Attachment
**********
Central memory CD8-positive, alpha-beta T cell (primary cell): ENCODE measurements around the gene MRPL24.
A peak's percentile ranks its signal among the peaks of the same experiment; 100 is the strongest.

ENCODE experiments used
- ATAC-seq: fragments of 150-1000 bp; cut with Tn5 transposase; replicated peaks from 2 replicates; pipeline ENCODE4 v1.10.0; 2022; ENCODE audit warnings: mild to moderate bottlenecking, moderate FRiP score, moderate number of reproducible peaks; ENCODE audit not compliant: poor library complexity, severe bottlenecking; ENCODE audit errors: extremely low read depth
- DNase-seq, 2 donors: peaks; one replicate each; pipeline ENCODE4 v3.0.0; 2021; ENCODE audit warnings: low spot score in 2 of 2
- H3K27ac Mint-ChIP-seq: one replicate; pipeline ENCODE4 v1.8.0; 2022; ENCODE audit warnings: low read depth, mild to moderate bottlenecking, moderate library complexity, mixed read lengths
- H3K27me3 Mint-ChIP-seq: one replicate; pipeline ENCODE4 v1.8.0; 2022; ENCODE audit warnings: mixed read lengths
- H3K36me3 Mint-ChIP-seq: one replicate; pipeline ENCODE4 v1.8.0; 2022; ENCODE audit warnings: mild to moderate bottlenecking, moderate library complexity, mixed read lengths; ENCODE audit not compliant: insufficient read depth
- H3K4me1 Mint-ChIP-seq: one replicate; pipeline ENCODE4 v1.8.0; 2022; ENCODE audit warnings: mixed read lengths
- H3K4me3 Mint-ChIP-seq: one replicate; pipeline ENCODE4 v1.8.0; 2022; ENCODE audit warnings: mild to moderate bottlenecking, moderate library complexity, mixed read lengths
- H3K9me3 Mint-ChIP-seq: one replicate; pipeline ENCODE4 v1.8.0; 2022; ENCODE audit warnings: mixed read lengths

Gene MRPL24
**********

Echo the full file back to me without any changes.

Central memory CD8-positive, alpha-beta T cell (primary cell): ENCODE measurements around the gene MRPL24.
A peak's percentile ranks its signal among the peaks of the same experiment; 100 is the strongest.

ENCODE experiments used
- ATAC-seq: fragments of 150-1000 bp; cut with Tn5 transposase; replicated peaks from 2 replicates; pipeline ENCODE4 v1.10.0; 2022; ENCODE audit warnings: mild to moderate bottlenecking, moderate FRiP score, moderate number of reproducible peaks; ENCODE audit not compliant: poor library complexity, severe bottlenecking; ENCODE audit errors: extremely low read depth
- DNase-seq, 2 donors: peaks; one replicate each; pipeline ENCODE4 v3.0.0; 2021; ENCODE audit warnings: low spot score in 2 of 2
- H3K27ac Mint-ChIP-seq: one replicate; pipeline ENCODE4 v1.8.0; 2022; ENCODE audit warnings: low read depth, mild to moderate bottlenecking, moderate library complexity, mixed read lengths
- H3K27me3 Mint-ChIP-seq: one replicate; pipeline ENCODE4 v1.8.0; 2022; ENCODE audit warnings: mixed read lengths
- H3K36me3 Mint-ChIP-seq: one replicate; pipeline ENCODE4 v1.8.0; 2022; ENCODE audit warnings: mild to moderate bottlenecking, moderate library complexity, mixed read lengths; ENCODE audit not compliant: insufficient read depth
- H3K4me1 Mint-ChIP-seq: one replicate; pipeline ENCODE4 v1.8.0; 2022; ENCODE audit warnings: mixed read lengths
- H3K4me3 Mint-ChIP-seq: one replicate; pipeline ENCODE4 v1.8.0; 2022; ENCODE audit warnings: mild to moderate bottlenecking, moderate library complexity, mixed read lengths
- H3K9me3 Mint-ChIP-seq: one replicate; pipeline ENCODE4 v1.8.0; 2022; ENCODE audit warnings: mixed read lengths

Gene MRPL24